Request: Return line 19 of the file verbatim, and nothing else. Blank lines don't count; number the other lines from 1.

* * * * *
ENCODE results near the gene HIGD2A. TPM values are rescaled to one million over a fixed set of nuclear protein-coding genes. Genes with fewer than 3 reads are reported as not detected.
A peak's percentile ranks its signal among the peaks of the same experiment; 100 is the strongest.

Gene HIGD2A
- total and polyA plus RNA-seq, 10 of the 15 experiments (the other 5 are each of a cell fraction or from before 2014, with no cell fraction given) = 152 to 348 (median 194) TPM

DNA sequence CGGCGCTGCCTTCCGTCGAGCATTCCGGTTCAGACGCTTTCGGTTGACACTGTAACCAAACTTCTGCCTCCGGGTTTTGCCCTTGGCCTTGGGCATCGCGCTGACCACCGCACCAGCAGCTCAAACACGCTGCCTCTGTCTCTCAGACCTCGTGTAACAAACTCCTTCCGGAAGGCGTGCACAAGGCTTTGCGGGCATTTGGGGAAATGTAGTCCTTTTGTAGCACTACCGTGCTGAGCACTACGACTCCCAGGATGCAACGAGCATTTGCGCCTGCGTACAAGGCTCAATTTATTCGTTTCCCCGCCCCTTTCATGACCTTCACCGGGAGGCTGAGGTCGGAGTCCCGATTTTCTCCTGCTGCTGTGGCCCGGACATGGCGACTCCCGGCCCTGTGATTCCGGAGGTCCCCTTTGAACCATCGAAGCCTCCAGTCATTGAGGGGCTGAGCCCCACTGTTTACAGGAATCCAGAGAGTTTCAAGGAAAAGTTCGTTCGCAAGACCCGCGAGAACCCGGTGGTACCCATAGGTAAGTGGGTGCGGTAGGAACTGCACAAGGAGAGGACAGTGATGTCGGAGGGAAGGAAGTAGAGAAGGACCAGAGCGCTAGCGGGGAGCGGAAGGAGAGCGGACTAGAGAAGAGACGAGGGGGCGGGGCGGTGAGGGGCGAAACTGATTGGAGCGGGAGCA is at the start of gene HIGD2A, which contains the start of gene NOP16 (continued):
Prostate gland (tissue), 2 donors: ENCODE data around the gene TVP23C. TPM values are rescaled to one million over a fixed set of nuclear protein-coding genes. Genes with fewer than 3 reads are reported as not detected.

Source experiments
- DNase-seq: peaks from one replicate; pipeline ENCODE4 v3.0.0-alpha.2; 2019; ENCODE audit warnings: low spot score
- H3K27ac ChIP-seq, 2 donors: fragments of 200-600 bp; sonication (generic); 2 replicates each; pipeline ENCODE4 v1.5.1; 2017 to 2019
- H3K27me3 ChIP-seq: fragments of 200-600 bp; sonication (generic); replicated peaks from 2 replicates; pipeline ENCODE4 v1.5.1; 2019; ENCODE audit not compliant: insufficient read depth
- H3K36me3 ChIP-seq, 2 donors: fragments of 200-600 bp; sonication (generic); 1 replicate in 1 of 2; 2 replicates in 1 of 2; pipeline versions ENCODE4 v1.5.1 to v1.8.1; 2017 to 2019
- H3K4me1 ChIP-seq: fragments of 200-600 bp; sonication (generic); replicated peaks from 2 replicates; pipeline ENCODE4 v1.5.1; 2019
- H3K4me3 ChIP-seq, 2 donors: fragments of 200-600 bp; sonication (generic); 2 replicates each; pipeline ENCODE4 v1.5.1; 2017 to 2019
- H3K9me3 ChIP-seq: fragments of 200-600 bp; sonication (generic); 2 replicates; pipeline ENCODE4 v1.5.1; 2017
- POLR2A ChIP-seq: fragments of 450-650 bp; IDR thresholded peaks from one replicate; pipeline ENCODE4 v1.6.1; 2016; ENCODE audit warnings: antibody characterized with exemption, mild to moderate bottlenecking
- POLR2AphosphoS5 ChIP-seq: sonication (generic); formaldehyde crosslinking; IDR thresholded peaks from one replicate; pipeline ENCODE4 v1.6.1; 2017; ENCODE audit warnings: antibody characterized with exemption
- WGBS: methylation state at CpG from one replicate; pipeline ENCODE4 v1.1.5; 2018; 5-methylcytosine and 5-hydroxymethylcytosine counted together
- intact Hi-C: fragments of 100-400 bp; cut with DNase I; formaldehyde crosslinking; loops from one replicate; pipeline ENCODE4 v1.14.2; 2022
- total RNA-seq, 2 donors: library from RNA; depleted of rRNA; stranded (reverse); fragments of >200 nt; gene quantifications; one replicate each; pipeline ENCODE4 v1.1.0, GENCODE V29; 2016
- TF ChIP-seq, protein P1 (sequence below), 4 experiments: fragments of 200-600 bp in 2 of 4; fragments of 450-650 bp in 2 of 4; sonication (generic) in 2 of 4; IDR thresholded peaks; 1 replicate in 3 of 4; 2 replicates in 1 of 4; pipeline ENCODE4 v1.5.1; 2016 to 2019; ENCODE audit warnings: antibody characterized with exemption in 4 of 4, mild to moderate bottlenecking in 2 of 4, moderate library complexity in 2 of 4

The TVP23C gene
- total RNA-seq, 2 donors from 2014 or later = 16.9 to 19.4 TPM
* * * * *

- total RNA-seq, 2 donors: library from RNA; depleted of rRNA; stranded (reverse); fragments of >200 nt; gene quantifications; one replicate each; pipeline ENCODE4 v1.1.0, GENCODE V29; 2016